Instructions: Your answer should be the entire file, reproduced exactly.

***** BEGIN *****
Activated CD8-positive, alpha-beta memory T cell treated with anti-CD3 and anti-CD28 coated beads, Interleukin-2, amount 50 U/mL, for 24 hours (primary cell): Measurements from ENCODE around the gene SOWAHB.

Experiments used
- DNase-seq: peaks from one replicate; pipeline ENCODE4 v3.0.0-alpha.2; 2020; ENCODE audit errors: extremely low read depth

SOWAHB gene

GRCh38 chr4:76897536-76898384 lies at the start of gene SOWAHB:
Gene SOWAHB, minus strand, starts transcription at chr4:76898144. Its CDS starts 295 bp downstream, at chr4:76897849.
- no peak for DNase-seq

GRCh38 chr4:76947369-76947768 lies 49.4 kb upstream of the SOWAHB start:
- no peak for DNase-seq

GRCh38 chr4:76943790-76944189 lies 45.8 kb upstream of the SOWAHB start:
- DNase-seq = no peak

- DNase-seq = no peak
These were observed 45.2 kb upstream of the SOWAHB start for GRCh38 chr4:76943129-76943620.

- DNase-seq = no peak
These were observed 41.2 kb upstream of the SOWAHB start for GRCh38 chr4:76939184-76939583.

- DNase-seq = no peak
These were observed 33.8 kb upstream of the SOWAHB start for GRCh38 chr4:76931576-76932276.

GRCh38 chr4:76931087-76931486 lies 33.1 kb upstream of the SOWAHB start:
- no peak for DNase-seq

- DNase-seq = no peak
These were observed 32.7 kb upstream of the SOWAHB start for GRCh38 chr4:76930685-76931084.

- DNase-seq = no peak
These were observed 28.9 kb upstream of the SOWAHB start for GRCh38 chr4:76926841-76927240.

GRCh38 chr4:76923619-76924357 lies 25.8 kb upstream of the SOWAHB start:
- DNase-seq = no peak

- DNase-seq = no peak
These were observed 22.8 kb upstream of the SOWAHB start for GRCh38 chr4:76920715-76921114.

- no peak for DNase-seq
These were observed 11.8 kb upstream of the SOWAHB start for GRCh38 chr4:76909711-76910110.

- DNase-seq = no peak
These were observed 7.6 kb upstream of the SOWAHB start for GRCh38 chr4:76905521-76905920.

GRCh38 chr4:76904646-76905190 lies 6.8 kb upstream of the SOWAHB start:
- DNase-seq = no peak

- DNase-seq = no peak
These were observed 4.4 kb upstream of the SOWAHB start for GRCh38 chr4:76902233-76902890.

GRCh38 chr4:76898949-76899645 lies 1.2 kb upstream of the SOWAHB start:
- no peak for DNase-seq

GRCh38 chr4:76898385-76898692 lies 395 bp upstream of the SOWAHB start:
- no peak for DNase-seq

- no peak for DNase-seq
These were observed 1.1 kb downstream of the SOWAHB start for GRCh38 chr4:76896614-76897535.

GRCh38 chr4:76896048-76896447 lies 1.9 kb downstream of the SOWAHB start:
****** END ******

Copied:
Activated CD8-positive, alpha-beta memory T cell treated with anti-CD3 and anti-CD28 coated beads, Interleukin-2, amount 50 U/mL, for 24 hours (primary cell): Measurements from ENCODE around the gene SOWAHB.

Experiments used
- DNase-seq: peaks from one replicate; pipeline ENCODE4 v3.0.0-alpha.2; 2020; ENCODE audit errors: extremely low read depth

SOWAHB gene

GRCh38 chr4:76897536-76898384 lies at the start of gene SOWAHB:
Gene SOWAHB, minus strand, starts transcription at chr4:76898144. Its CDS starts 295 bp downstream, at chr4:76897849.
- no peak for DNase-seq

GRCh38 chr4:76947369-76947768 lies 49.4 kb upstream of the SOWAHB start:
- no peak for DNase-seq

GRCh38 chr4:76943790-76944189 lies 45.8 kb upstream of the SOWAHB start:
- DNase-seq = no peak

- DNase-seq = no peak
These were observed 45.2 kb upstream of the SOWAHB start for GRCh38 chr4:76943129-76943620.

- DNase-seq = no peak
These were observed 41.2 kb upstream of the SOWAHB start for GRCh38 chr4:76939184-76939583.

- DNase-seq = no peak
These were observed 33.8 kb upstream of the SOWAHB start for GRCh38 chr4:76931576-76932276.

GRCh38 chr4:76931087-76931486 lies 33.1 kb upstream of the SOWAHB start:
- no peak for DNase-seq

- DNase-seq = no peak
These were observed 32.7 kb upstream of the SOWAHB start for GRCh38 chr4:76930685-76931084.

- DNase-seq = no peak
These were observed 28.9 kb upstream of the SOWAHB start for GRCh38 chr4:76926841-76927240.

GRCh38 chr4:76923619-76924357 lies 25.8 kb upstream of the SOWAHB start:
- DNase-seq = no peak

- DNase-seq = no peak
These were observed 22.8 kb upstream of the SOWAHB start for GRCh38 chr4:76920715-76921114.

- no peak for DNase-seq
These were observed 11.8 kb upstream of the SOWAHB start for GRCh38 chr4:76909711-76910110.

- DNase-seq = no peak
These were observed 7.6 kb upstream of the SOWAHB start for GRCh38 chr4:76905521-76905920.

GRCh38 chr4:76904646-76905190 lies 6.8 kb upstream of the SOWAHB start:
- DNase-seq = no peak

- DNase-seq = no peak
These were observed 4.4 kb upstream of the SOWAHB start for GRCh38 chr4:76902233-76902890.

GRCh38 chr4:76898949-76899645 lies 1.2 kb upstream of the SOWAHB start:
- no peak for DNase-seq

GRCh38 chr4:76898385-76898692 lies 395 bp upstream of the SOWAHB start:
- no peak for DNase-seq

- no peak for DNase-seq
These were observed 1.1 kb downstream of the SOWAHB start for GRCh38 chr4:76896614-76897535.

GRCh38 chr4:76896048-76896447 lies 1.9 kb downstream of the SOWAHB start: